I think I'll call my tourist community "Playa Del Sol"

Who wants to help me get it started and invest?

Anonymous said...

Me, me, me!!!!

Ed said...

I would be amazed if they could make it now that Vegas has imploded. I don't envy the owner of the one operating golf course.

Anonymous said...

I have driven through this area many times over the years---the Great Basin Highway---and the destruction of the desert there is abominable. No, this can't be sustained forever, but unfortunately there are just enough old-timers with golf clubs that love this sort of stuff to keep it alive. Witness: Palm Springs; nothing but golfers and weekend L.A. partygoers.

Gushue said...

Coyote Springs was the subject of my thesis for a Masters in Geography. I was actually looking at the cultural landscape of the development (mainly from the realm of both sport complexes and suburban development) under the guise of what is promised though not yet built. Given that this resort is situated within the Mojave, the rationalist in me agrees with the long term sustainability of such a place. However, Harvey Whitemore (the developer) is a man of gregarious proportions, which may provide short term results. From what I have heard from insider's to this place, so far so good. I never count out Vegas given its history to rise from rubble and rebuild (and re-imagineer) itself. Granted this is a cultural geographer's perspective on a place that has real world ecological implications, but I would not be so quick to throw around the word "Ghost Town". 116 years since Frederick Jackson Turner's the thesis the West continues to change, I am not sure Coyote Springs is the change we want but it may be the (temporary) change we get. It is nice to see more people looking into this behemoth village of the future, and I look for to reading more of this blog. Cheers!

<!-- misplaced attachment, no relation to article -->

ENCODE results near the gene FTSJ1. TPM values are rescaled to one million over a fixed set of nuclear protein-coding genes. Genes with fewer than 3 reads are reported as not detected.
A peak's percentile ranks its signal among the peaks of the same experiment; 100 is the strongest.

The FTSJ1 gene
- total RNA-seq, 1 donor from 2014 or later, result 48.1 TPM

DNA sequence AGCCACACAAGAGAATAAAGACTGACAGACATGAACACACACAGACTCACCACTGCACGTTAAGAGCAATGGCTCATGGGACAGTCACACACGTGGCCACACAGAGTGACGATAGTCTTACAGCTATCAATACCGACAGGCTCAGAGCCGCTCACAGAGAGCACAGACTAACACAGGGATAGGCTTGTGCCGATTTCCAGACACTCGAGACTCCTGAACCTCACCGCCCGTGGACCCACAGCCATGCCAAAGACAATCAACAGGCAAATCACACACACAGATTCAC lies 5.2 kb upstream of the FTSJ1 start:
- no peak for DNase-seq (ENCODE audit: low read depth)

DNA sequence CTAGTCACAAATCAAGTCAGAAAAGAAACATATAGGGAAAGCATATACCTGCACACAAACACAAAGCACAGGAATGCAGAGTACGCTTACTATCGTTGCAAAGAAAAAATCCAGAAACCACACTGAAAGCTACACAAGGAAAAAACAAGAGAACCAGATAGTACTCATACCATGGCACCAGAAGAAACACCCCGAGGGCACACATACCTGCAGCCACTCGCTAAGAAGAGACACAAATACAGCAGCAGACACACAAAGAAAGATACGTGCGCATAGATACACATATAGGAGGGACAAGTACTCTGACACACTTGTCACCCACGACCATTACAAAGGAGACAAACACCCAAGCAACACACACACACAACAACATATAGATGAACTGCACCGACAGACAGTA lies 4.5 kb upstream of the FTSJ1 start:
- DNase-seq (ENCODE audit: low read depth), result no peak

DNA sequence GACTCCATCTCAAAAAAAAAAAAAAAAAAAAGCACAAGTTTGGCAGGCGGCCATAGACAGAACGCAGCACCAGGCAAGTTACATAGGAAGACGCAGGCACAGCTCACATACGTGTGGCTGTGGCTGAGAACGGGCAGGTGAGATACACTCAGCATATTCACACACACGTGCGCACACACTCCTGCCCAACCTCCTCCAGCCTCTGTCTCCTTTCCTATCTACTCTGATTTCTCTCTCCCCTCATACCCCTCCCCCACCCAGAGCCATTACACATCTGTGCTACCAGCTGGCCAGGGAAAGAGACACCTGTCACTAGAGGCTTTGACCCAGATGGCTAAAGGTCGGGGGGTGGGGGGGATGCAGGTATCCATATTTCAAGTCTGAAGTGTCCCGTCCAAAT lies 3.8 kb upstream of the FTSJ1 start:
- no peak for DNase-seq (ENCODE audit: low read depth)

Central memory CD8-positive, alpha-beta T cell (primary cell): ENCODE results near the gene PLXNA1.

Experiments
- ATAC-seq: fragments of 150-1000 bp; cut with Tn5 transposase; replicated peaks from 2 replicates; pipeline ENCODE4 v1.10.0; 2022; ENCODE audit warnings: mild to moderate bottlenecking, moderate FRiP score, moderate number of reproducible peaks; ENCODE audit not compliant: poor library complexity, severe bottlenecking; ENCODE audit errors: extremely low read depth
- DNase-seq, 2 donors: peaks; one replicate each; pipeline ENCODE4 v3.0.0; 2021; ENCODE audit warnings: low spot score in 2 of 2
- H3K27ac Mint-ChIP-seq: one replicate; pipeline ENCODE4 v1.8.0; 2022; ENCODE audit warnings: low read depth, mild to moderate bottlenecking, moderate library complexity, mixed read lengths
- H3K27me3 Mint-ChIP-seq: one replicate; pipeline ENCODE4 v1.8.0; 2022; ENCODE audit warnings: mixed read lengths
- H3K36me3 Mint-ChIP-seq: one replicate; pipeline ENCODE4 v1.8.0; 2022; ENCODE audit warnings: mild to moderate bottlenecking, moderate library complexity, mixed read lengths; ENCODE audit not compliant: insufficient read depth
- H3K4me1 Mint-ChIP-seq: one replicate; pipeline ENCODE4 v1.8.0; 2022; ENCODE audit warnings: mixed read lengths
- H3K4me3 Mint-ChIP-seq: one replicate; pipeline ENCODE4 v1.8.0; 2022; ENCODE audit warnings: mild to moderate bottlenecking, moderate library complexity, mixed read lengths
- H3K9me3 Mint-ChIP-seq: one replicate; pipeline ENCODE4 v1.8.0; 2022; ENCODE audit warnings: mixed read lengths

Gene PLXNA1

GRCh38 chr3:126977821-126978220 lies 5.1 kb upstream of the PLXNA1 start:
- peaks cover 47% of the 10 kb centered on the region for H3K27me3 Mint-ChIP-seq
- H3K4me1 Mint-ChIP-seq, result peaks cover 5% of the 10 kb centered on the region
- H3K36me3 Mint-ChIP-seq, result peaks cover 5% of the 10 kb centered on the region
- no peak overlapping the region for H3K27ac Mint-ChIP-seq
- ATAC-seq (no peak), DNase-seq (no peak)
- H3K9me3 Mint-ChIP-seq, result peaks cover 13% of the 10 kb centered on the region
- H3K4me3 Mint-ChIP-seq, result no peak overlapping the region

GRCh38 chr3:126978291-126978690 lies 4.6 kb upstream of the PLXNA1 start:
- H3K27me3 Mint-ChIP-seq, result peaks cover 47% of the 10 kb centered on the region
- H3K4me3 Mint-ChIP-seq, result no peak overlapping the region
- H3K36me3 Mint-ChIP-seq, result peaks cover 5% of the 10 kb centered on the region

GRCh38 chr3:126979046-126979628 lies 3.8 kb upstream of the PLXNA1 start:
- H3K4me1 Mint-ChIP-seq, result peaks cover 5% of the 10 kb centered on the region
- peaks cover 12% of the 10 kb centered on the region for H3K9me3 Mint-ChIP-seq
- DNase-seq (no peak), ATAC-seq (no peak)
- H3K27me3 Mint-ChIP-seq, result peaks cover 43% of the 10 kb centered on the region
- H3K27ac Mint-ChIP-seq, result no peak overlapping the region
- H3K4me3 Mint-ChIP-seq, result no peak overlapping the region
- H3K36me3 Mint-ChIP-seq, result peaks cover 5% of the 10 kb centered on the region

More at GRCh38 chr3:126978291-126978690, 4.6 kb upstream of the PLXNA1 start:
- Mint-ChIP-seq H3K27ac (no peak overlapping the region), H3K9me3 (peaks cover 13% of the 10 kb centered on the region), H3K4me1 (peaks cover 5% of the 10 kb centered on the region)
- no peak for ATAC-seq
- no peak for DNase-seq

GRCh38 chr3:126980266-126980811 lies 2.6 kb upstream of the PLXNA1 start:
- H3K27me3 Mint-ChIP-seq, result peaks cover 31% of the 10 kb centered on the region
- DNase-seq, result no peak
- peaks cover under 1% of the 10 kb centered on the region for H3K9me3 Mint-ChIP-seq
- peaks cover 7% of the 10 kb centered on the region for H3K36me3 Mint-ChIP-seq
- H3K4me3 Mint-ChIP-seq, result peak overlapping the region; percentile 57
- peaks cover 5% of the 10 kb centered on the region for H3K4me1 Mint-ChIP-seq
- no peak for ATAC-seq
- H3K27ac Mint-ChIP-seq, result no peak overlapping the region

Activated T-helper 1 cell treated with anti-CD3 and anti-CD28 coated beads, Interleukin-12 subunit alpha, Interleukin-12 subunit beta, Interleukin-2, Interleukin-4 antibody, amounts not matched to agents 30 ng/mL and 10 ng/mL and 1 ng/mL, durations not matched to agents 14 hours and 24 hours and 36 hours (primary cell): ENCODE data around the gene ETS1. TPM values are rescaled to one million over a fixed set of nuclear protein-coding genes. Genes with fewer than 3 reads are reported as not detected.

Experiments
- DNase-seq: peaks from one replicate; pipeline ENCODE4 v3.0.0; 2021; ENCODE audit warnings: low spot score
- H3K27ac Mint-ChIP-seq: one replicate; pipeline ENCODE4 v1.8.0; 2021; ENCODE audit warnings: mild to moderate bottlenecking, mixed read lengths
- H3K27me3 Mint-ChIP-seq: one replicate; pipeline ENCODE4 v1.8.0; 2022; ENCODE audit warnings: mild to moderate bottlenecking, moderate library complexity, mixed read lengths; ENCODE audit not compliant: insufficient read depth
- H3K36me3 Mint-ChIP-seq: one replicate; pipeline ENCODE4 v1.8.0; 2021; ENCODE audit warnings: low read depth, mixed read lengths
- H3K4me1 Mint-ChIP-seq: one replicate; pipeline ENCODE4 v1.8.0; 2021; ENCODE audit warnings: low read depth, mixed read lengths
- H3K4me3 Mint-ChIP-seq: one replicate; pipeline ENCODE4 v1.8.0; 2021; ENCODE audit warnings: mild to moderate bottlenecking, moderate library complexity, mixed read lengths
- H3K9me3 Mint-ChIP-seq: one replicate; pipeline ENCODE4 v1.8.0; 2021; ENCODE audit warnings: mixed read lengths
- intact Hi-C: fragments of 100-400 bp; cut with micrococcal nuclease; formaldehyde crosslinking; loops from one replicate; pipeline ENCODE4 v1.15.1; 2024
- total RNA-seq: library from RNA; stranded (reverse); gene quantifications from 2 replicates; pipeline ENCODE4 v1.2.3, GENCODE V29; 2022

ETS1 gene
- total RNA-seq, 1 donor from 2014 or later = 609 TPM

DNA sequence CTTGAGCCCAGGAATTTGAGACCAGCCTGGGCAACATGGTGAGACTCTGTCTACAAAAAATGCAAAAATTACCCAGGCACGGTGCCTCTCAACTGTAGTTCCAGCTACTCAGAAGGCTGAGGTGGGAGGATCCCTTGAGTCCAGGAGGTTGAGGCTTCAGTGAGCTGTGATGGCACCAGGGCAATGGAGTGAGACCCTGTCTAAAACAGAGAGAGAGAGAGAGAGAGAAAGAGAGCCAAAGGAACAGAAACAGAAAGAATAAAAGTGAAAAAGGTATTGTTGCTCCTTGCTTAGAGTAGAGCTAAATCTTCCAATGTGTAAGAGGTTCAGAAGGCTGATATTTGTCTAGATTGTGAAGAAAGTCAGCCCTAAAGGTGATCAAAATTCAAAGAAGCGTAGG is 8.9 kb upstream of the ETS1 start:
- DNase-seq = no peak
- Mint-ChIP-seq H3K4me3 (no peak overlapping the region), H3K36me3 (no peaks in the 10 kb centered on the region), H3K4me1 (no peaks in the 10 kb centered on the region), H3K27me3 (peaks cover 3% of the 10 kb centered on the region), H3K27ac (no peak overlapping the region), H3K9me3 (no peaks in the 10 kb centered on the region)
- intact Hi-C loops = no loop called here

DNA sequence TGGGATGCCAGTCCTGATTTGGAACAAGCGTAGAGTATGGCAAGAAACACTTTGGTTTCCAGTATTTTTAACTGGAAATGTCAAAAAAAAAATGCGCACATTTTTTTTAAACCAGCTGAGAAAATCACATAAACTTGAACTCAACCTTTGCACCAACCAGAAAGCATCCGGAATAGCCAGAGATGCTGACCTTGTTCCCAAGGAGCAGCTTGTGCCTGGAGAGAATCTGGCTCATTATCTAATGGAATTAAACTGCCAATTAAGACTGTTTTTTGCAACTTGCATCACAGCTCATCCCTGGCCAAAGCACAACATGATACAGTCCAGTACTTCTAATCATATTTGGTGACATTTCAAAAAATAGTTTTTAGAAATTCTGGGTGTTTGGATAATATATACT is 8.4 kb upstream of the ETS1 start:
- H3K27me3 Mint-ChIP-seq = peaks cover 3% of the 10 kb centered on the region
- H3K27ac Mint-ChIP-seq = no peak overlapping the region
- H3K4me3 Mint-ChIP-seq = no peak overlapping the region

Anonymous said...